I saw Tuwhare read twice, once in a bravura performance he gave in my school library, closing with a reading of ‘Monologue’ rendered so brilliantly – and uncannily Glasgwegian – it's stuck with me ever since. (I like working near a door). The other time, a more chaotic and disruptive moment in the Public Library (Marx and Engels! What about the workers?) sticks for other reasons.

Still, there was once a house here, and a link with a living sense of cultural energy. It’ll be replaced, soon enough, with something profitable for a landlord.

He sensed a sea of receding
faces picked himself up
and promptly emptied his guts
on the footpath fervently calling
for his bleeding mate Christ
who was nowhere to be seen

Later wearing a stiff mask
of indifference
he pissed himself in the bus

The two places where I learnt properly to drink – by which I mean of course to drink properly, to drink improperly, to get caught up in all the waste and rudeness and embarrassment and selfish shame of alcohol and its delusions – don’t exist anymore either. I can’t pretend a nostalgia for either the Albert Arms or the Corner Bar of the Captain Cook, except perhaps in the memory of once meeting Tuwhare there, with Bill Dean in 1999, and hearing him recite Burns. What’s replaced them – a ghastly, globalized ‘Irishness’ where the Albert once was, and yet more barn space in an ever-more dystopian Cook – point at trends in the city more widely.

Much is made of the ‘student experience’ and the life of the Scarfie, and many of the same people who enjoy blether of that kind – some, indeed, professionally – are ready in other seasons to offer a whole variety of moralisms and lessons over riots, vomit, and anti-social behavior.

I never remember the sun in Northeast Valley

Exploring the attractions and damage of alcohol – which may well be a way of describing the same experience, or the same desire – Dunedin has produced two works of real literary genius, and both of them offer  lessons beyond the aesthetic.

Carl Shuker’s The Lazy Boys (2006) is one of the best novels of the 2000s. Written before, The Method Actors, his occult psychogeography of Tokyo, but published in the period after this ‘first’ novel’s success, it’s only in comparison to this companion that The Lazy Boys can seem underdeveloped or hesitant. I read it in one horrified sitting the Christmas of 2006, recognizing – with something close to jealousy or disgust, and an agitated excitement – that a whole realm our own social world had been drawn in to representation. Shuker’s characters are the flotsam of undergraduate life, the people whose ‘talent is being wasted’ and the whole array of pubs and liquor stores that open up as young people discover the serious routines and patterns proper drinking demands:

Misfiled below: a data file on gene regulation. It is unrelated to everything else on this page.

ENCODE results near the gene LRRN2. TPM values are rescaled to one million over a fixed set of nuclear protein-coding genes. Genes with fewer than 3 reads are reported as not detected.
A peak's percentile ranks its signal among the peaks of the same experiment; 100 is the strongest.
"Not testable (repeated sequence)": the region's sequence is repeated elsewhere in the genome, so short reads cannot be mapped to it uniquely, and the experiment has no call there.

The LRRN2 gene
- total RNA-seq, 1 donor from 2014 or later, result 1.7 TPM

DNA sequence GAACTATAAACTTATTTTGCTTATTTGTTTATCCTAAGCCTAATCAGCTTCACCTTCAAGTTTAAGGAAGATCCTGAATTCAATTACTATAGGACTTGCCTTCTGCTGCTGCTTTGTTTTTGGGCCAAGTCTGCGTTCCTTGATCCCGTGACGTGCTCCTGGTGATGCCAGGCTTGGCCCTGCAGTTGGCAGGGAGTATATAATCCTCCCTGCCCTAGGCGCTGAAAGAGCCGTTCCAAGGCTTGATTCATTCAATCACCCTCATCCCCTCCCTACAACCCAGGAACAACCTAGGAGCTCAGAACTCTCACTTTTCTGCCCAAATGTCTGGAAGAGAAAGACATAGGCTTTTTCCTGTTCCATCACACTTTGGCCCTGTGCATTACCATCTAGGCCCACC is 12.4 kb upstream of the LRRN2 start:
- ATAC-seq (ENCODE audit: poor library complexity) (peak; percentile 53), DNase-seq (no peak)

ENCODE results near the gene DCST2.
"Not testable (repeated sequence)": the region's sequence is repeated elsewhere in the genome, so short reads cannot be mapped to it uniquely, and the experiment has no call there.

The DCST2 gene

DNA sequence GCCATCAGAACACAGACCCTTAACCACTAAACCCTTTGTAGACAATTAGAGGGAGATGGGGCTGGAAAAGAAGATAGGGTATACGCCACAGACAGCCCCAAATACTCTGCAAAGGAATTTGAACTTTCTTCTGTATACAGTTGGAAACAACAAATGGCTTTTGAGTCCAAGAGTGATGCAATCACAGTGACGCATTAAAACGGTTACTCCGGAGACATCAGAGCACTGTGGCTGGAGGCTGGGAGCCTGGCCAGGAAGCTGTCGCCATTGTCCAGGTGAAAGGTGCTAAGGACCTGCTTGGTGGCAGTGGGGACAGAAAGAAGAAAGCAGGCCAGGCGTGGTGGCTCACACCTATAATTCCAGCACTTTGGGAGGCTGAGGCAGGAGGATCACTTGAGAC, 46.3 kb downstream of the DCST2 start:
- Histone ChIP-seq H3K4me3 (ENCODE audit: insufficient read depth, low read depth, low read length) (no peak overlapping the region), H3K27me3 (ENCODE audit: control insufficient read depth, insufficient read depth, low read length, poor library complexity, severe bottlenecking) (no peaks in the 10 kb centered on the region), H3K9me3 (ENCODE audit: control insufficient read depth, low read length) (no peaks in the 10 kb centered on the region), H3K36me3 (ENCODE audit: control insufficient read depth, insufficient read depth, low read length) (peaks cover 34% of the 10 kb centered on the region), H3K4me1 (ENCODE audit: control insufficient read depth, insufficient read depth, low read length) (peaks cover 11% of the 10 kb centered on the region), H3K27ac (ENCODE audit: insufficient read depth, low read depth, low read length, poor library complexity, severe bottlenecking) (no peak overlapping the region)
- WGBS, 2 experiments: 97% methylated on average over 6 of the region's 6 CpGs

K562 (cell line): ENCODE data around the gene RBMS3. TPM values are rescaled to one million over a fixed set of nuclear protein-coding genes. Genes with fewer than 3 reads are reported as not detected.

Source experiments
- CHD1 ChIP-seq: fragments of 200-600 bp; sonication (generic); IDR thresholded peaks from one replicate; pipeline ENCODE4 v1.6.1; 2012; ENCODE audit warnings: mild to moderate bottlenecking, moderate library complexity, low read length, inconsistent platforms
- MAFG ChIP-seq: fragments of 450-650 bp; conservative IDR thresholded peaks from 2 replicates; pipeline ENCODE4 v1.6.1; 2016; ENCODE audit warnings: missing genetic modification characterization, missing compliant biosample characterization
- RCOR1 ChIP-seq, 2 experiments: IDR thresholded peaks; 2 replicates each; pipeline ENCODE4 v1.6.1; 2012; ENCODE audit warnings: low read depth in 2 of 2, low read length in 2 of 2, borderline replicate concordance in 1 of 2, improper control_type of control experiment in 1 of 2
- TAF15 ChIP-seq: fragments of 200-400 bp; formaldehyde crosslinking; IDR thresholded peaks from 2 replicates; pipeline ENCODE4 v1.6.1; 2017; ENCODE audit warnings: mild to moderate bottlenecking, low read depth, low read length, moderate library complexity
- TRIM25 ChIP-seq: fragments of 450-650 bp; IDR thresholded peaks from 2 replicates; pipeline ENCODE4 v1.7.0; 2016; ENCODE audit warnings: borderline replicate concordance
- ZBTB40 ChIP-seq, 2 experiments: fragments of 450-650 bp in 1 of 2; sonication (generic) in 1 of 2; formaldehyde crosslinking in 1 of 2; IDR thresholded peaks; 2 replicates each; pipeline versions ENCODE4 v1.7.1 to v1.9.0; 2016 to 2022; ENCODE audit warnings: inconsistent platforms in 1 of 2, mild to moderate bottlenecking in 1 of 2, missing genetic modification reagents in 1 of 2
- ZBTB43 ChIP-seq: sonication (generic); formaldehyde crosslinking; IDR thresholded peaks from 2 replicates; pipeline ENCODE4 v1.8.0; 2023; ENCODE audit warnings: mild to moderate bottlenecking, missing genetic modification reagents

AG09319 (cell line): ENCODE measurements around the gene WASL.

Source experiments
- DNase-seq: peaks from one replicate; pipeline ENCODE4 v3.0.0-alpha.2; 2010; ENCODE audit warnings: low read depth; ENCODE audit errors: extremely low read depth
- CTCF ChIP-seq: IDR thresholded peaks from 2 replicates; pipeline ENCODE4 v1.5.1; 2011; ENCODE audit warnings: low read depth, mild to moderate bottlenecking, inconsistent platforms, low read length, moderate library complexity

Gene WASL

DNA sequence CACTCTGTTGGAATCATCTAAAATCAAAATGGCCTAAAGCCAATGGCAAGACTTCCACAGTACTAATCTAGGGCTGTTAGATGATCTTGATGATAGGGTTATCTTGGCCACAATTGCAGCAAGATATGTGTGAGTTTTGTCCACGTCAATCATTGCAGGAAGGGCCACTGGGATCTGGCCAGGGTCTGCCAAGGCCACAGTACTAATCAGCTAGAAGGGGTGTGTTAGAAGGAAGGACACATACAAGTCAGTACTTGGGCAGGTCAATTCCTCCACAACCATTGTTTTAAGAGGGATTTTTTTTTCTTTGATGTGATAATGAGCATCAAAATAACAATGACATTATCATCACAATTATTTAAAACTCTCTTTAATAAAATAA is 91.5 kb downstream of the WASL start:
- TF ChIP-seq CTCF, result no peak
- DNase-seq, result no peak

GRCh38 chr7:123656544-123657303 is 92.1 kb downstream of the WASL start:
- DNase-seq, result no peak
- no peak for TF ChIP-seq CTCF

We are sitting, me and Matt, at the foot of the mossy concrete wall that encloses the Leith River. The river is just a trickle at this time of year. We’re drinking milk bottle beer and watching the river glittering blackly in the light from the streetlights on Dundas. Matt has puked already, felt sick and stuck his fingers down his thoart, and he’s telling me this thing bitterly, thinking for some reason that I’m angry at Nick.

I’ve read that, when it was published in the United States, The Lazy Boys was received as something like a frat-novel, a boys-gone-wild tale of wild times and exhuberance. Having grown up in Dunedin, the possibility of an assessment like this staggers me: Shuker’s produced a novel of our particular South Island miseries, alienations, hangovers, dislocations. There are parties aplenty, to be sure, but that seems hardly the point.

Parties, nowadays, lead to moralising talk about riots and anti-social behaviour. The generation before your own, unlike today’s graceless versions, was always the last to know how properly to enjoy themselves, as is the case everywhere else I suspect, but the couch-burning students I passed on my junk mail runs in the early 1990s (all of whom must now be in their 40s or near enough) don’t seem, in memory, all that different from today’s self-destructive youth.

I grew up close to the university, and have no affection for the misogyny, macho affectation and swagger that passes for student culture on Castle Street, but something about the sustained outrage aimed at rioters down the years sticks in my throat. Having marketed the Scarfie experience for years, there’s a stench of hypocrisy about in the rush to condemn its obscene supplement.